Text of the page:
The Goodness of Grief in Mary Barton

When Mary Barton first learns of George Wilson’s death, it comes at the end of a litany of dying in the narrative—from her mother to Ben Davenport, the Wilson twins, and so many others we don’t witness whose mourning clothes Mary provides according to her trade. Gaskell writes of Mary, “Though not guarded from unnecessary sight or sound of death, as the children of the rich are, yet it had so often been brought home to her this last three or four months” (135). This implies that the frequent scenes of death and dying in Mary Barton are particular to Gaskell’s efforts to write a novel of the lower classes where premature death was an issue of injustice. But Gaskell frequently uses scenes of death and dying even in her narratives about the middle class. Margaret Hale in North and South and Molly Gibson in Wives and Daughters experience more than their fair share of grief. In fact, their encounters with death serve as signposts in the development of their characters as they mature into womanhood. Are these characters anomalies among their class? Might the same relationship between grief and character development be true for Mary Barton? Certainly there are other ways the young women in Gaskell’s novels come of age. All of them encounter public scorn and misunderstanding, the questioning of their character. They suffer the almost certain loss of the one they love because of their own stubbornness or silence. But these are purposeful plot devices. The heroines’ encounters with death, however, reflect something fundamental to the development of their characters.

The novel begins with death. “Mary Barton” is the name of both mother and daughter, and in the opening pages, a reader might wonder which of them the book’s title refers to. As the mother dies, the daughter Mary takes her place as the central figure in her household and in the reader’s attention. While we aren’t given any idea about the younger Mary’s familiarity with death at this point, we see she “mechanically helped the neighbor in all the last minute attentions to the dead” and checked her own mourning when “it flashed across her mind that her violence of grief might disturb her father” (52). If she is not already familiar with a deathbed, she is learning how to care for both the dead and the grieving through the death of her mother.

The novel names many small practices and attitudes associated with grief and death that suggest there are good and healthy ways to do both that might need to be learned. As seamstresses, both Mary and Margaret continually participate in at least one practical aspect of mourning by fitting out mourning dresses. Mourning clothes are considered a necessity, and they’re needed frequently. When Mary questions their relevance, Margaret tells her that the clothes “do good…in setting people (as is cast down by sorrow and feels themselves unable to settle to anything but crying) something to do” (82). This is a kind of education for Mary that will stand her in good stead a short while later, when she recovers from shared griefs by preparing widow’s weeds with an attitude “so busy and so glad over her task that she had, every now and then, to check herself in singing merry ditties” (112).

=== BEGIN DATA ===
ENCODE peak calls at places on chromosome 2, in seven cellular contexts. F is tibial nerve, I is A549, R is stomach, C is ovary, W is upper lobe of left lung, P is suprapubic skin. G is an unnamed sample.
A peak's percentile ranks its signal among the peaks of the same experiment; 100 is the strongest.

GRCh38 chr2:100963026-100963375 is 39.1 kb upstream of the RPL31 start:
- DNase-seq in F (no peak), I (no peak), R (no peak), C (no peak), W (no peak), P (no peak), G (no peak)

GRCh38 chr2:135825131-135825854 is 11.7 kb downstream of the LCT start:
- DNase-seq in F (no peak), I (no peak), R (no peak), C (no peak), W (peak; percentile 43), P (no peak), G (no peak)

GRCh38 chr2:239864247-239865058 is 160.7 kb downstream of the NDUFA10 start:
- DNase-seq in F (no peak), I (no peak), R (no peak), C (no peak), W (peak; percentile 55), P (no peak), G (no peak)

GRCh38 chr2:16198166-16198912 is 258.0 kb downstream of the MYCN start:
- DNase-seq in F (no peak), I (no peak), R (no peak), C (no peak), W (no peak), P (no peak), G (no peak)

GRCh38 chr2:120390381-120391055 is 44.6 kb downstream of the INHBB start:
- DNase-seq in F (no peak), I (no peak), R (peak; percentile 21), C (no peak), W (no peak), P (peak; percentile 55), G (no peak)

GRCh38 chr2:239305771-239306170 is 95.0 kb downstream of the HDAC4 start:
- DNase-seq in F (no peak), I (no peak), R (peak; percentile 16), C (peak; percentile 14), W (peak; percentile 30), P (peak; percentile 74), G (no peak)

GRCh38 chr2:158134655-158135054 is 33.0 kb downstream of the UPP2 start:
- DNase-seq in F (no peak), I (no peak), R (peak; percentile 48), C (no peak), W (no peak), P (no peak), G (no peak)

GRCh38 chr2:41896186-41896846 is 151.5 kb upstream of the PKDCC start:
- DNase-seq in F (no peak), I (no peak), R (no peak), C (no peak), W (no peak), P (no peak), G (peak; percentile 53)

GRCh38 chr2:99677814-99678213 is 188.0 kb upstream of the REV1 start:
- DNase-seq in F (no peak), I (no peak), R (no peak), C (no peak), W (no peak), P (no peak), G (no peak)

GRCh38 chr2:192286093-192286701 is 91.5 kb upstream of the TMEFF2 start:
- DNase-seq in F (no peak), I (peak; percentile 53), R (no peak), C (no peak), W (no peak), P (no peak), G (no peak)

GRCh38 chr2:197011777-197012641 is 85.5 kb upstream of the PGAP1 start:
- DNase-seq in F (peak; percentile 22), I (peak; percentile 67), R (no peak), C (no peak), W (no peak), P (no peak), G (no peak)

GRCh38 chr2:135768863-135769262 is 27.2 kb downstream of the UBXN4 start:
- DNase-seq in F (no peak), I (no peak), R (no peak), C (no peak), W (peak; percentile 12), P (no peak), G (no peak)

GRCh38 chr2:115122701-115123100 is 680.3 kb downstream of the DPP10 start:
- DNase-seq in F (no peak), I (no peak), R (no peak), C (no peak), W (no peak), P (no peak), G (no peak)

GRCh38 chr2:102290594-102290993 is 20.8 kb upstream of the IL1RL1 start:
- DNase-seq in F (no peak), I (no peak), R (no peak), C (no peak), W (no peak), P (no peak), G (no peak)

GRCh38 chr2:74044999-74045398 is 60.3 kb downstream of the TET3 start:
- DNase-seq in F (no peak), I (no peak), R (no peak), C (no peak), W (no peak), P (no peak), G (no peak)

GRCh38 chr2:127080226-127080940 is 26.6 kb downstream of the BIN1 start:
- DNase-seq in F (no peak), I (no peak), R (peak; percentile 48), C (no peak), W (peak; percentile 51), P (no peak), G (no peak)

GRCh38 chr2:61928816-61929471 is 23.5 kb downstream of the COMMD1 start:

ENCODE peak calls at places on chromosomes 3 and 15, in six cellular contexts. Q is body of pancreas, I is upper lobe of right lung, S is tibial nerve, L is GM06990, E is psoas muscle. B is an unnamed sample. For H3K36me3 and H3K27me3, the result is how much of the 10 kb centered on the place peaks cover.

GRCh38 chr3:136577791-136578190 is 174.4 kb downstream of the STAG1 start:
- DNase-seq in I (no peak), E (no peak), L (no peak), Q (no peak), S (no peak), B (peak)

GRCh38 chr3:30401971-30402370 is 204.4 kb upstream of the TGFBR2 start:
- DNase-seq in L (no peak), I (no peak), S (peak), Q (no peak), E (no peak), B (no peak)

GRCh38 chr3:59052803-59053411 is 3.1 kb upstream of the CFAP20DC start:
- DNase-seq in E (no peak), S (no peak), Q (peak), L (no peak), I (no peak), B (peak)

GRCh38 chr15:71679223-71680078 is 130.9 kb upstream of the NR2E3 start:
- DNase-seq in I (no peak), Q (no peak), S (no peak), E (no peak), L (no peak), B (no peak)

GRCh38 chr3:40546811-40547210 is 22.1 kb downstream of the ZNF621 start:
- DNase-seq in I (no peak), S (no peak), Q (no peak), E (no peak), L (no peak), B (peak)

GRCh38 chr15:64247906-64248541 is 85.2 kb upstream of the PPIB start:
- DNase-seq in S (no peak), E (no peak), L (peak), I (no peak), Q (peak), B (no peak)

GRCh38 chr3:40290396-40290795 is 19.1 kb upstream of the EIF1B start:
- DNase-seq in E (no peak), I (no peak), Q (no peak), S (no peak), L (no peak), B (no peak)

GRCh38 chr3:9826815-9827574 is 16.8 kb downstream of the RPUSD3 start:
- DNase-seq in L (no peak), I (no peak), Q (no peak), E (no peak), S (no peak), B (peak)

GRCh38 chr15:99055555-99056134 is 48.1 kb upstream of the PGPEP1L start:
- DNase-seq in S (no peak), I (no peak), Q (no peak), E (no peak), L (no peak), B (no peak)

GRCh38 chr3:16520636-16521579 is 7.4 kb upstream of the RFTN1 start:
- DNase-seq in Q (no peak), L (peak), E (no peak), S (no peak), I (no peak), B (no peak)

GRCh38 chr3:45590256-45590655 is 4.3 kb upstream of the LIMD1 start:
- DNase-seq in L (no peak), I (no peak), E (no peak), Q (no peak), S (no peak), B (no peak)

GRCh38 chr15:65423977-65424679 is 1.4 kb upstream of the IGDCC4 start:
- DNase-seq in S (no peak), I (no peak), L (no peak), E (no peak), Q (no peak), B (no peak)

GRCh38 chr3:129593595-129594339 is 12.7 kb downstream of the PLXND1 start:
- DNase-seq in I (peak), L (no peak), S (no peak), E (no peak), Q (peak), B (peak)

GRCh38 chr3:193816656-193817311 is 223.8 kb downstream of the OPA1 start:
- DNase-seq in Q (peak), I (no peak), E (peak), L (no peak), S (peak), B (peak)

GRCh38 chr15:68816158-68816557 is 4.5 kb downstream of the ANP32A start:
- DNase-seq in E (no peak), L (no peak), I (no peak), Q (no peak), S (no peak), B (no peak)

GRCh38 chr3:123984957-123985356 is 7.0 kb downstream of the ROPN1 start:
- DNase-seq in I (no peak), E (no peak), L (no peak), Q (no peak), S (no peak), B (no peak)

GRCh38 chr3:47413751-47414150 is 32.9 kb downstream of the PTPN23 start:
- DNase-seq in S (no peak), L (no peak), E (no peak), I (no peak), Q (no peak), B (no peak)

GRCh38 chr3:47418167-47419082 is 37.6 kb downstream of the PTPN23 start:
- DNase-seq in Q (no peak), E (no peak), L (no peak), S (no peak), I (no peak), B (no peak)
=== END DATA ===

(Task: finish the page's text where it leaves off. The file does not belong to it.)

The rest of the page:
These mourning clothes are for Mrs. Davenport, whom Mary is asked to comfort after the death of her husband. Though Mary is unsure of what to do or say to the widow, she forgets herself in the practical work of empathy: “Mary forgot all purposed meeting with her gay lover, Harry Carson; forgot Miss Simmonds’ errands, and her anger, in the anxious desire to comfort the poor lone woman” (111). This encounter takes Mary out of herself and into the griefs of another. The things she forgets are petty, superficial, perhaps even sinful. Sharing Mrs. Davenport’s grief makes a better woman of her. Although the grieving widow is worth the novel’s attention for her own sake, and although the focus of this narrative is intended more broadly to show the ills of poverty and the carelessness of the upper classes, it is clearly also Gaskell’s intention to show the particular impact of the experience on Mary Barton. In the very next line, she observes of Mary: “Never had her sweet face looked more angelic, never had her gentle voice seemed so musical as when she murmured her broken sentences of comfort” (111). We are called to look at Mary’s beauty in the act of comforting the grieving, because it matters to our understanding of her character. Sharing in others’ suffering makes better people of us all.

But how might this relate to the novel’s aims as a whole? If Mary’s encounters with death help her to develop as a character, what do they do for the larger project of class critique? John Barton’s concerns with class divisions hindering empathy might help us here. In the opening scene of the novel, Barton clearly enunciates his grievance against the upper classes. At its heart is an objection to their carelessness about the lives and deaths of those below them: “If I am sick, do they come and nurse me? If my child lies dying, (as poor Tom lay, with his white wan lips quivering, for want of better food than I could give him), does the rich man bring the wine or broth that might save his life” (40)? In light of the emphasis Gaskell gives to character development stemming from our care for the dying, Barton’s objections take on special significance. After all, if her characters fundamentally grow in maturity—even spiritual maturity—by tending to the dying and grieving, then by extension, those who avoid this essential act of empathy do damage to their own development of character and spiritual maturity. This is a heavy accusation to lay against the upper classes, which is perhaps why it is communicated as much in the particular character of Mary Barton as it is in the angry screeds of her righteously indignant father.

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